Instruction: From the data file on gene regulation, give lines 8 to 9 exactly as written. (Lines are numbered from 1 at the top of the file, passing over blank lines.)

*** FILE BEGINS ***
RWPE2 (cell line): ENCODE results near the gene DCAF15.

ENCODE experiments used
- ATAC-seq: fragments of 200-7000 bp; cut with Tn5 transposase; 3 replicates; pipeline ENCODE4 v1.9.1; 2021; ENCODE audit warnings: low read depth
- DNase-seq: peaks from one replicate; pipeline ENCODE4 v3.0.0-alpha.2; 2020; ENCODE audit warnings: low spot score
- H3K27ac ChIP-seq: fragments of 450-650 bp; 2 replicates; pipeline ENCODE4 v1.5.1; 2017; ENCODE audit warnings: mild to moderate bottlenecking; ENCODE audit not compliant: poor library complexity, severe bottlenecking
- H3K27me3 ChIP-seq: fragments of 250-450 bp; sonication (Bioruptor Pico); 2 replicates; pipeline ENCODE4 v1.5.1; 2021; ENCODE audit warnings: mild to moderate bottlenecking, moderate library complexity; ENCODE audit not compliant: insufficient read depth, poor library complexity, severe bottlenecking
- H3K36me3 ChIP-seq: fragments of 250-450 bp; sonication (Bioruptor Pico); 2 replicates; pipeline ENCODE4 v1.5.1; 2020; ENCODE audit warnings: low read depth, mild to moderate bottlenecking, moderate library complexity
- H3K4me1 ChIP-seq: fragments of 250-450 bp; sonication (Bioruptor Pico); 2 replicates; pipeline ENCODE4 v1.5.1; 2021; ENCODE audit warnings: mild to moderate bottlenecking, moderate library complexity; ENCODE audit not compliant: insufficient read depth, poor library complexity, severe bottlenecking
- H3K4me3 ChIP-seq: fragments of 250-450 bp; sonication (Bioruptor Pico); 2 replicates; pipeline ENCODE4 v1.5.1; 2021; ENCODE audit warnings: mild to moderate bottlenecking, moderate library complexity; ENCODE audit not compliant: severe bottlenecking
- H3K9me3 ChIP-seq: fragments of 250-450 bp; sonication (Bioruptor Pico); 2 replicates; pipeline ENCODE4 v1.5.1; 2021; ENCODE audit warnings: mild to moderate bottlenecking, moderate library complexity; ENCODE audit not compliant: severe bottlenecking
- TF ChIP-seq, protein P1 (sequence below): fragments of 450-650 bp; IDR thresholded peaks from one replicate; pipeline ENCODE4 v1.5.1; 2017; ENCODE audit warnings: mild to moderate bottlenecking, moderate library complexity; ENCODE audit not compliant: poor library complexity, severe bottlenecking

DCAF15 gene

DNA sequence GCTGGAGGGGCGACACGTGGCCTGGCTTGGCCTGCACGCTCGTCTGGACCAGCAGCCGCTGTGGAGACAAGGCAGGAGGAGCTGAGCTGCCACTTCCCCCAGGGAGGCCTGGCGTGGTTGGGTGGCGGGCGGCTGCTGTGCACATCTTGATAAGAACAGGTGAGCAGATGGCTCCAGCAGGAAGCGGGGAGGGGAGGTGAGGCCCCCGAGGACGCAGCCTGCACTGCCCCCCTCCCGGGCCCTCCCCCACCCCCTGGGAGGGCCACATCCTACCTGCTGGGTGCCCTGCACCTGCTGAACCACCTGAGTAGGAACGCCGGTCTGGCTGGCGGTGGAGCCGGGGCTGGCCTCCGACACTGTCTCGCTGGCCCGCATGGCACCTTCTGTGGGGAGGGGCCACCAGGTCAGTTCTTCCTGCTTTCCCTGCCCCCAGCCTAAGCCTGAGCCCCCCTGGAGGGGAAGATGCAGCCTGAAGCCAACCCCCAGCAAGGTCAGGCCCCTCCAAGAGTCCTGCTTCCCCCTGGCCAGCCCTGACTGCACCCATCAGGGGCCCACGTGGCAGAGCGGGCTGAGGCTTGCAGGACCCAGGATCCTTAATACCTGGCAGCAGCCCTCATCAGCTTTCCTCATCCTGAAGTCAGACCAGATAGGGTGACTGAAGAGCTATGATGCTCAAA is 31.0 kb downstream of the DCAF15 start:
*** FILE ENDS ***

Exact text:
- H3K4me1 ChIP-seq: fragments of 250-450 bp; sonication (Bioruptor Pico); 2 replicates; pipeline ENCODE4 v1.5.1; 2021; ENCODE audit warnings: mild to moderate bottlenecking, moderate library complexity; ENCODE audit not compliant: insufficient read depth, poor library complexity, severe bottlenecking
- H3K4me3 ChIP-seq: fragments of 250-450 bp; sonication (Bioruptor Pico); 2 replicates; pipeline ENCODE4 v1.5.1; 2021; ENCODE audit warnings: mild to moderate bottlenecking, moderate library complexity; ENCODE audit not compliant: severe bottlenecking